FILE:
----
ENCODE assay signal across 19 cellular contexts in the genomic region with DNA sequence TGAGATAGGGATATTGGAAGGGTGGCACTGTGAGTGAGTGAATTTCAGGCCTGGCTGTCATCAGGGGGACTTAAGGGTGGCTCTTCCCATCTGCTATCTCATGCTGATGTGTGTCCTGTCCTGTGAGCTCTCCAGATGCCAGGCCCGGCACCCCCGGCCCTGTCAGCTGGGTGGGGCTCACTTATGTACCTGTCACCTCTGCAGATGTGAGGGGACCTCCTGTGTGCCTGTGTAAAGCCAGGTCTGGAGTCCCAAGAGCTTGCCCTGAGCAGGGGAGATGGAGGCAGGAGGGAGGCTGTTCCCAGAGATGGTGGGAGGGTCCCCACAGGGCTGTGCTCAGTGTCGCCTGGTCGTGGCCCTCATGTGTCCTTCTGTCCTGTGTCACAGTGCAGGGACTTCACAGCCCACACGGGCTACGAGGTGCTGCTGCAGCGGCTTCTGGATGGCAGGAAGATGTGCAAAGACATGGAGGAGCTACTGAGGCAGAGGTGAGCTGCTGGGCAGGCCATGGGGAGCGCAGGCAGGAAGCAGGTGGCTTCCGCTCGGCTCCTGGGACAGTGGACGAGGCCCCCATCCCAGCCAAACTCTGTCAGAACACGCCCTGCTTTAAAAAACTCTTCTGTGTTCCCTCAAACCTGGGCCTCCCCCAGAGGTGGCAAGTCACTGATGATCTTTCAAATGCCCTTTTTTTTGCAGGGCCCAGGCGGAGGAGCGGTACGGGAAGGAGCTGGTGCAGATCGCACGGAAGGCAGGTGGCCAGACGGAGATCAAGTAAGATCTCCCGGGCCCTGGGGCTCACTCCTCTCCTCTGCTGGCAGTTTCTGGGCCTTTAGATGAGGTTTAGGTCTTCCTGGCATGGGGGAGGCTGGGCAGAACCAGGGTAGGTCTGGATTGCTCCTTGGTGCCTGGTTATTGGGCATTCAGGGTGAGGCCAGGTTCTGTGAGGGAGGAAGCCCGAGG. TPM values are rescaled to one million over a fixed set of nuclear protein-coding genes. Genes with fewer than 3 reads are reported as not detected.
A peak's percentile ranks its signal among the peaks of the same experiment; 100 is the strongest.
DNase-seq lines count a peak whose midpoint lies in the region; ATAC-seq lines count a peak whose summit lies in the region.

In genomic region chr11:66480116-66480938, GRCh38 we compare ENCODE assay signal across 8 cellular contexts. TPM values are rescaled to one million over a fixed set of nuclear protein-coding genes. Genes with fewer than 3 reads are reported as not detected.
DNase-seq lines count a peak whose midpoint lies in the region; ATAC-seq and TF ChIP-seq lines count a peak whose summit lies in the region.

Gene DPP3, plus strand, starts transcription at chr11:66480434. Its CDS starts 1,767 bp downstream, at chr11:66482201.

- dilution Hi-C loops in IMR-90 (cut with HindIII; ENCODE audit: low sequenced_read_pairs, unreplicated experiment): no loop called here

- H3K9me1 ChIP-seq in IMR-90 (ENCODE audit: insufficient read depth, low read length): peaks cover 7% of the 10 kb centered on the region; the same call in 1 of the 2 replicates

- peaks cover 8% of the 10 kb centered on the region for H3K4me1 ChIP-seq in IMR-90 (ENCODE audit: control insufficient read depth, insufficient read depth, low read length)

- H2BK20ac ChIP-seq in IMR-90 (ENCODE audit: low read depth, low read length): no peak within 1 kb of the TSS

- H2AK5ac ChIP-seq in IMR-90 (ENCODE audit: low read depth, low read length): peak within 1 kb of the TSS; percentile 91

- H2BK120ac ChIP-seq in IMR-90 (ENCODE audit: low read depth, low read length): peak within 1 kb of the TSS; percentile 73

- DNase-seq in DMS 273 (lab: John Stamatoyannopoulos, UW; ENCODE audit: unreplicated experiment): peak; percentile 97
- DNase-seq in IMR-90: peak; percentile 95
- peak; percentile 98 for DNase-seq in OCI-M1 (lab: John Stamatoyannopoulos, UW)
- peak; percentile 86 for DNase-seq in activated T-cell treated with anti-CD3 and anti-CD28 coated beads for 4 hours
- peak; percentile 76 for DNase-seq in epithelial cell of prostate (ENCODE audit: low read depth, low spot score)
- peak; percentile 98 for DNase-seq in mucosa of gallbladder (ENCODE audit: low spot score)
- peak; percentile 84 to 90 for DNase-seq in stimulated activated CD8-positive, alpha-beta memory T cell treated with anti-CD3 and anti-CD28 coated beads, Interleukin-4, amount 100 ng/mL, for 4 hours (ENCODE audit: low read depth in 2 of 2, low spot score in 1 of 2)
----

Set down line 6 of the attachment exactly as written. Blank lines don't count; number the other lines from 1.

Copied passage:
Gene DPP3, plus strand, starts transcription at chr11:66480434. Its CDS starts 1,767 bp downstream, at chr11:66482201.